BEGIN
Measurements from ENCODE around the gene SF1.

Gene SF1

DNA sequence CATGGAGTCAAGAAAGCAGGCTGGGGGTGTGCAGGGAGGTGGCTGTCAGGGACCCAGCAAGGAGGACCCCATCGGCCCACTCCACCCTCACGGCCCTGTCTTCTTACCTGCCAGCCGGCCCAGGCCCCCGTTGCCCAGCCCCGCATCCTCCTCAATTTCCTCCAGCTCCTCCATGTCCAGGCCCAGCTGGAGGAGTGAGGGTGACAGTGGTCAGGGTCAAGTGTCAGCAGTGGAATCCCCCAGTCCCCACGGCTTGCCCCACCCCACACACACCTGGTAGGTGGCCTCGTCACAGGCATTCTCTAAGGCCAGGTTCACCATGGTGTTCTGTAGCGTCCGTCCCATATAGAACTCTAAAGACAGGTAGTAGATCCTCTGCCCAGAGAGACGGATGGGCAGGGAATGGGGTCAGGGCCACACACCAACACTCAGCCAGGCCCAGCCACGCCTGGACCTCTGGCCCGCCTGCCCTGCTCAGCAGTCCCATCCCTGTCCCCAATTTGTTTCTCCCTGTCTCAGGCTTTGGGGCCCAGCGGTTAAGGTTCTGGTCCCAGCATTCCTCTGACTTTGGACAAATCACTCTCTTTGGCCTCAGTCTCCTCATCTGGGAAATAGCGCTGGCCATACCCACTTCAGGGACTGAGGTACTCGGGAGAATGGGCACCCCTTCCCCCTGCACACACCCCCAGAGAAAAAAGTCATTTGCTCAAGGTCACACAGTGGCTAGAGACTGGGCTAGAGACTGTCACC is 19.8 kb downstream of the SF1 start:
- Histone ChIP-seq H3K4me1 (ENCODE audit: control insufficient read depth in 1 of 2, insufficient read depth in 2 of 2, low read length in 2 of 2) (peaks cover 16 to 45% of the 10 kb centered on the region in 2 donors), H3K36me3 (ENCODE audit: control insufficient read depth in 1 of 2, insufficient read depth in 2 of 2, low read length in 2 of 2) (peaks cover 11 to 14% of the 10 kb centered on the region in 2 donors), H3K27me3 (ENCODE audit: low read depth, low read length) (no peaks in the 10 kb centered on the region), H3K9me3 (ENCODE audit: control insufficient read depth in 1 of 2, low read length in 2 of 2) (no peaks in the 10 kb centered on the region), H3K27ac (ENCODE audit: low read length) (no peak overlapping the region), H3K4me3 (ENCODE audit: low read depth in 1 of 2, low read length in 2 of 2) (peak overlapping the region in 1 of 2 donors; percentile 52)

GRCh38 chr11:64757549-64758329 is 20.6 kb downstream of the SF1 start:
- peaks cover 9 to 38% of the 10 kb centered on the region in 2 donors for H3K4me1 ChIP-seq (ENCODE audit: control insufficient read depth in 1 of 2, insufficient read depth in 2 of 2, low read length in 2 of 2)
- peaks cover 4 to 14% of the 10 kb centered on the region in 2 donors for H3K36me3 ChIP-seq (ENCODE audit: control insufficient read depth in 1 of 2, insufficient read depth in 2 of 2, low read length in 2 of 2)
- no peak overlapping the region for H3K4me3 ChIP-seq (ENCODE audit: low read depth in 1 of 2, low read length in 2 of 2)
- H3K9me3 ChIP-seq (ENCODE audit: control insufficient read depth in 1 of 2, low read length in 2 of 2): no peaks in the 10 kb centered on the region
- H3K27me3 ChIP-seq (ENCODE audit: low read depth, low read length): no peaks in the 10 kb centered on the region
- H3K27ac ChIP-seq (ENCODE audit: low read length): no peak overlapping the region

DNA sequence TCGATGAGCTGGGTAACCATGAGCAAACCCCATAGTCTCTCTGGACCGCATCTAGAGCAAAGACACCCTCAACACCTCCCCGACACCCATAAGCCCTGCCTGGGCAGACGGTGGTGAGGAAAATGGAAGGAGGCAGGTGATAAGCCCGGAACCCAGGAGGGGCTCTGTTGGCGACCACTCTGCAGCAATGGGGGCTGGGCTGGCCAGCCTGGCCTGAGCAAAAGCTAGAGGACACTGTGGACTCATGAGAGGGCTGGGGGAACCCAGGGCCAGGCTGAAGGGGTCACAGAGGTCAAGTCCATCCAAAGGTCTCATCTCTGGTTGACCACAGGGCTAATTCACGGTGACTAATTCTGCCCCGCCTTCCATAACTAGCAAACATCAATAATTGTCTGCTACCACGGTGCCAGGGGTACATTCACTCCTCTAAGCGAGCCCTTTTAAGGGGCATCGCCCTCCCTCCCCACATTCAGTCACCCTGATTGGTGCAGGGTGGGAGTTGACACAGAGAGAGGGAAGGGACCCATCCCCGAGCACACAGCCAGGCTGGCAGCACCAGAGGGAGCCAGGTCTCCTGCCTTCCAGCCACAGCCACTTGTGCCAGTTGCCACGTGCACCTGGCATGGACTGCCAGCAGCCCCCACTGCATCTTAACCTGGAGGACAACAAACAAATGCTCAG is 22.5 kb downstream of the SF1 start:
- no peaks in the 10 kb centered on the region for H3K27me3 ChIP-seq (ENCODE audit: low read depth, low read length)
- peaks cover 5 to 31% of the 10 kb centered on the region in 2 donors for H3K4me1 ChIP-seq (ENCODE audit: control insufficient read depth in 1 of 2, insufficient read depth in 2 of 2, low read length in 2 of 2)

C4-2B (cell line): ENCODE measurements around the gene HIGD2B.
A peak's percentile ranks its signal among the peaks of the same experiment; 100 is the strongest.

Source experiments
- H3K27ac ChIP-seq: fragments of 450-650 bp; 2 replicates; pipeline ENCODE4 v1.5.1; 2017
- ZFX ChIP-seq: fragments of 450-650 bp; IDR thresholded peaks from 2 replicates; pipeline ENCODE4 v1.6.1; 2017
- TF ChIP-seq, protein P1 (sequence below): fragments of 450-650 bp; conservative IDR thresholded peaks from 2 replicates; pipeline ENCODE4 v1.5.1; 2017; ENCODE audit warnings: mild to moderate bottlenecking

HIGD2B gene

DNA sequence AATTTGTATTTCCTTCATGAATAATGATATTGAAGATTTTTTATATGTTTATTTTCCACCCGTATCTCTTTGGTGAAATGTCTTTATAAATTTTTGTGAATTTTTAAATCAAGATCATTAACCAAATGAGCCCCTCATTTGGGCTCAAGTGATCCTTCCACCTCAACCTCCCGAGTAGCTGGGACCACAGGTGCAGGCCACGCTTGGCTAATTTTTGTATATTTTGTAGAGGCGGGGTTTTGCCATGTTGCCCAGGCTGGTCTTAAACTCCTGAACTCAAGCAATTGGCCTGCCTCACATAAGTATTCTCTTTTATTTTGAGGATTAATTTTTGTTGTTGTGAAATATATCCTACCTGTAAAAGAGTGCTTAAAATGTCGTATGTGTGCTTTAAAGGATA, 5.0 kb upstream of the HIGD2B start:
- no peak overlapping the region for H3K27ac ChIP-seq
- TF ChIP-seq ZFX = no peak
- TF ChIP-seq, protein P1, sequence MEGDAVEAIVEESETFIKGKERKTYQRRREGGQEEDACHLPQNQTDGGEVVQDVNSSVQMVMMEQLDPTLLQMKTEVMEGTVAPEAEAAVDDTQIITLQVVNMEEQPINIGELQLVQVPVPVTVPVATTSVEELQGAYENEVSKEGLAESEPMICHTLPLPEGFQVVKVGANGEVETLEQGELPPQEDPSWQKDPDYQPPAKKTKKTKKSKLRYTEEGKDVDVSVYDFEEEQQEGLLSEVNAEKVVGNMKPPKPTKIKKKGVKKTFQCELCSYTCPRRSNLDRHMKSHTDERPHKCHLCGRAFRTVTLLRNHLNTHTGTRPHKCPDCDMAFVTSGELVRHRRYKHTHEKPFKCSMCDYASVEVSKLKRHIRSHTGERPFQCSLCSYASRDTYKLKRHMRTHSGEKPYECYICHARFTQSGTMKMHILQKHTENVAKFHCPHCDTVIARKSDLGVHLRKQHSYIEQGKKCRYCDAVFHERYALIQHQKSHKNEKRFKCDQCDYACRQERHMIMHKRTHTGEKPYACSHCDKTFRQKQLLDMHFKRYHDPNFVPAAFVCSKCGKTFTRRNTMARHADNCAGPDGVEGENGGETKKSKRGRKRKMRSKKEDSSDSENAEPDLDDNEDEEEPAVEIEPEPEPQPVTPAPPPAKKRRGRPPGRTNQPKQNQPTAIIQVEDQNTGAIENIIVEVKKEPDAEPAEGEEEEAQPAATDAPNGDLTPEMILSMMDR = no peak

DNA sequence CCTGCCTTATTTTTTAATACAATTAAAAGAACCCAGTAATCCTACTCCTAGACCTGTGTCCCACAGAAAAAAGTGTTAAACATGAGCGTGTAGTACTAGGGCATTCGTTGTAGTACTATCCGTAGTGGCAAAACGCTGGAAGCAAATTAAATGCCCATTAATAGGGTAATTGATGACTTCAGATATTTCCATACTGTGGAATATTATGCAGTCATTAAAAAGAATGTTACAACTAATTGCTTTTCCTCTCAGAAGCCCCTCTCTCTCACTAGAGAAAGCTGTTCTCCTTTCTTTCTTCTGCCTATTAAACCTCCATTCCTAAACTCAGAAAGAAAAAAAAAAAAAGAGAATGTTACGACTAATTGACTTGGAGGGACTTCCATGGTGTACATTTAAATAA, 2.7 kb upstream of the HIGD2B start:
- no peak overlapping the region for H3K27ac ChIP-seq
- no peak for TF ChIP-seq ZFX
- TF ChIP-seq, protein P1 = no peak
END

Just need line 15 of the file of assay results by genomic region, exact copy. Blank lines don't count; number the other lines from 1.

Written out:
C4-2B (cell line): ENCODE measurements around the gene HIGD2B.